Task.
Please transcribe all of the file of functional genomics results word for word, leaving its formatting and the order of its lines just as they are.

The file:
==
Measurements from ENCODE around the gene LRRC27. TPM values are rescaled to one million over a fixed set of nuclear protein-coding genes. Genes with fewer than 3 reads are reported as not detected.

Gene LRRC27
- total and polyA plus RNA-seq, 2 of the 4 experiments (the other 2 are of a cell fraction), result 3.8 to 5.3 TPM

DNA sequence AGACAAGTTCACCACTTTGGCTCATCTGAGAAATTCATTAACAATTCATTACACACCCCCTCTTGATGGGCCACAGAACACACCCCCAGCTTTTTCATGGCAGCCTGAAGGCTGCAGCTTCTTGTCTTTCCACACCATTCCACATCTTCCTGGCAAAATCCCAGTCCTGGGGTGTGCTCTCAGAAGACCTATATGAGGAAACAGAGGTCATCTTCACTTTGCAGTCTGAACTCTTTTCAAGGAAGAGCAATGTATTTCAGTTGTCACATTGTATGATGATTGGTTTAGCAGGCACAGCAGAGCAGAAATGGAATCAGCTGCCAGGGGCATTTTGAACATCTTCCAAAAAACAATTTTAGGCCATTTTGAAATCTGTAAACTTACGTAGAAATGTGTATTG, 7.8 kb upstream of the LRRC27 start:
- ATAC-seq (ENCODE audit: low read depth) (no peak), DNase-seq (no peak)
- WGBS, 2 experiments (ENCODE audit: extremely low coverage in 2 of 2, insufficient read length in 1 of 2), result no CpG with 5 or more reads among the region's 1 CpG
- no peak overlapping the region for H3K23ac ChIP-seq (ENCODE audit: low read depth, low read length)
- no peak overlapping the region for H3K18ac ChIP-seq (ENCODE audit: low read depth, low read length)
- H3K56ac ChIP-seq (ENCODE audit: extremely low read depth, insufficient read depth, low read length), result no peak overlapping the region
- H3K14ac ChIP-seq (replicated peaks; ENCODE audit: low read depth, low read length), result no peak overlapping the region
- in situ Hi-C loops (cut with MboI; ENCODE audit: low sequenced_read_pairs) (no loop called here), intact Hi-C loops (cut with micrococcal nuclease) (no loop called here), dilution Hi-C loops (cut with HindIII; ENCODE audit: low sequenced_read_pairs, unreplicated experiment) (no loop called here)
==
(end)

Measurements from ENCODE around the gene LRRC27. TPM values are rescaled to one million over a fixed set of nuclear protein-coding genes. Genes with fewer than 3 reads are reported as not detected.

Gene LRRC27
- total and polyA plus RNA-seq, 2 of the 4 experiments (the other 2 are of a cell fraction), result 3.8 to 5.3 TPM

DNA sequence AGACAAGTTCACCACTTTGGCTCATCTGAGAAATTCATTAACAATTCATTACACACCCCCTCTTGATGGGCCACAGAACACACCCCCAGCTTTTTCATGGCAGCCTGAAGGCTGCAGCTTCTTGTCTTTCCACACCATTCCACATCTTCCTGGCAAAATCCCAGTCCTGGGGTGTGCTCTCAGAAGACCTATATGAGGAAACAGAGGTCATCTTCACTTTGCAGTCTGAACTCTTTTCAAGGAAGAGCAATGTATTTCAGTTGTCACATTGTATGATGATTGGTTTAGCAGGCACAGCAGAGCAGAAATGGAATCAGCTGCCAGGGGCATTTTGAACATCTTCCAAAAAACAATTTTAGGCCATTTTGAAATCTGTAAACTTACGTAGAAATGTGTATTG, 7.8 kb upstream of the LRRC27 start:
- ATAC-seq (ENCODE audit: low read depth) (no peak), DNase-seq (no peak)
- WGBS, 2 experiments (ENCODE audit: extremely low coverage in 2 of 2, insufficient read length in 1 of 2), result no CpG with 5 or more reads among the region's 1 CpG
- no peak overlapping the region for H3K23ac ChIP-seq (ENCODE audit: low read depth, low read length)
- no peak overlapping the region for H3K18ac ChIP-seq (ENCODE audit: low read depth, low read length)
- H3K56ac ChIP-seq (ENCODE audit: extremely low read depth, insufficient read depth, low read length), result no peak overlapping the region
- H3K14ac ChIP-seq (replicated peaks; ENCODE audit: low read depth, low read length), result no peak overlapping the region
- in situ Hi-C loops (cut with MboI; ENCODE audit: low sequenced_read_pairs) (no loop called here), intact Hi-C loops (cut with micrococcal nuclease) (no loop called here), dilution Hi-C loops (cut with HindIII; ENCODE audit: low sequenced_read_pairs, unreplicated experiment) (no loop called here)